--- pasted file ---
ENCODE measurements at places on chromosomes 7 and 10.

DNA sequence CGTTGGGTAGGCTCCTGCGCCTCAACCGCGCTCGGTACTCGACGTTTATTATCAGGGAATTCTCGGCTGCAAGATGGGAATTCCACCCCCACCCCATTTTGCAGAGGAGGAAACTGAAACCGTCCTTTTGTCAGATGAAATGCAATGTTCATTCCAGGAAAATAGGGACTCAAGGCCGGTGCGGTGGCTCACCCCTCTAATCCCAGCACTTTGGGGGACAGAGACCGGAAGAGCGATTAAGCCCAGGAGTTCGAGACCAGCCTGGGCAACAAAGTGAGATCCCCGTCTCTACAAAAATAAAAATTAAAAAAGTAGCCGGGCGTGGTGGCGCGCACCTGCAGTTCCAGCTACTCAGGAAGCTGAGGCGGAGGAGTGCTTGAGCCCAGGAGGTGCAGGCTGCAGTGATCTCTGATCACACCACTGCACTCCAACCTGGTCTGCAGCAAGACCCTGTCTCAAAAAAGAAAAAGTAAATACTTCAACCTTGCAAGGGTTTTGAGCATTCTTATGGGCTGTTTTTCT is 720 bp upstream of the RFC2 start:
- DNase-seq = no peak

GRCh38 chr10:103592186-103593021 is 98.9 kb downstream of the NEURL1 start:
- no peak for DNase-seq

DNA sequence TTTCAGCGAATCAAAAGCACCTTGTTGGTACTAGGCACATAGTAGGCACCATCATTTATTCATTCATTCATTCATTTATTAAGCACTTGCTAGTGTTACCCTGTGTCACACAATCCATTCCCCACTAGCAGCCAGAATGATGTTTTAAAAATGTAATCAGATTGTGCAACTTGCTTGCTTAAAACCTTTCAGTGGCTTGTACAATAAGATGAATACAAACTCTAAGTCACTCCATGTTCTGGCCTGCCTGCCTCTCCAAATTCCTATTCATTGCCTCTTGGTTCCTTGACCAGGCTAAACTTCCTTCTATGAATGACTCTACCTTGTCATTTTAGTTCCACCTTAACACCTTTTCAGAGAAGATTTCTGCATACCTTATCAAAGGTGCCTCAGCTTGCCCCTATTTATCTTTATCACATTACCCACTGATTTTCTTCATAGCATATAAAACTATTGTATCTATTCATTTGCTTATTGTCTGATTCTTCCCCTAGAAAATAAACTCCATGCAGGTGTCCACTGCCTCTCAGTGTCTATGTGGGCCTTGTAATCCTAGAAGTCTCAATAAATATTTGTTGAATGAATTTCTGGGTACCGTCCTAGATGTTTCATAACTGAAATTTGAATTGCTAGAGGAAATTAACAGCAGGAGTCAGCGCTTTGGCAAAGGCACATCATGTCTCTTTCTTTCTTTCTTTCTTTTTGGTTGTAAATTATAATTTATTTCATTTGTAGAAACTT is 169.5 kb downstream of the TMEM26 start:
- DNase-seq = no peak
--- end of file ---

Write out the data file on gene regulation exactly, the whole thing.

ENCODE measurements at places on chromosomes 7 and 10.

DNA sequence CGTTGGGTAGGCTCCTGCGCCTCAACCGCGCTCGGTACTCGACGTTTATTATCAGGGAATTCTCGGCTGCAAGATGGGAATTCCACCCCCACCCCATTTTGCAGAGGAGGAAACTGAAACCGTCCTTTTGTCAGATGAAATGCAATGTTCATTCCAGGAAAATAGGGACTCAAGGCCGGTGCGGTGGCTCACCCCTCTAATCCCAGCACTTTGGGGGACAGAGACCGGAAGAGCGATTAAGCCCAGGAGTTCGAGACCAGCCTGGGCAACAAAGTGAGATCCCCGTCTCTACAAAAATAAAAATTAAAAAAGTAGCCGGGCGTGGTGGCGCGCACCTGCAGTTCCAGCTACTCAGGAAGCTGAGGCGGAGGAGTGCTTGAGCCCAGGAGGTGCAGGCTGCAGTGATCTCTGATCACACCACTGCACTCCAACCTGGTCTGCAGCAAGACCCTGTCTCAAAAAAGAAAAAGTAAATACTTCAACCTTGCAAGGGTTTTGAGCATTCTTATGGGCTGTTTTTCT is 720 bp upstream of the RFC2 start:
- DNase-seq = no peak

GRCh38 chr10:103592186-103593021 is 98.9 kb downstream of the NEURL1 start:
- no peak for DNase-seq

DNA sequence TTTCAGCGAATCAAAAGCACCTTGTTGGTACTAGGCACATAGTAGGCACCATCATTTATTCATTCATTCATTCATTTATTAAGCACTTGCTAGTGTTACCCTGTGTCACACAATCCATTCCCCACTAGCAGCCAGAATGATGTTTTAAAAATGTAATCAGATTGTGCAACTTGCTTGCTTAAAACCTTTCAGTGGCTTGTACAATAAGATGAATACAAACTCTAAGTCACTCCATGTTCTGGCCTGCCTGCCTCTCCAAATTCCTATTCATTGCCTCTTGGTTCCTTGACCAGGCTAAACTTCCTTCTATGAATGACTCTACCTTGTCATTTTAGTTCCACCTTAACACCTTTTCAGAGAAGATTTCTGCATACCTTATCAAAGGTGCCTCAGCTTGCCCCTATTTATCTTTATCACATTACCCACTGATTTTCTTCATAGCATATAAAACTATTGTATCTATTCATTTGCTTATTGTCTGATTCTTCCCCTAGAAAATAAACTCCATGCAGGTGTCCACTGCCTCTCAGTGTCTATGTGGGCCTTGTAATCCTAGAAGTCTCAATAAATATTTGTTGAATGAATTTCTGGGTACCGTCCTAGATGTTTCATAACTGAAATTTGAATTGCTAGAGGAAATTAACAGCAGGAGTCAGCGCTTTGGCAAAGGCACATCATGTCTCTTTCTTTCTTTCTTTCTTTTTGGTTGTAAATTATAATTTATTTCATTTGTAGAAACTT is 169.5 kb downstream of the TMEM26 start:
- DNase-seq = no peak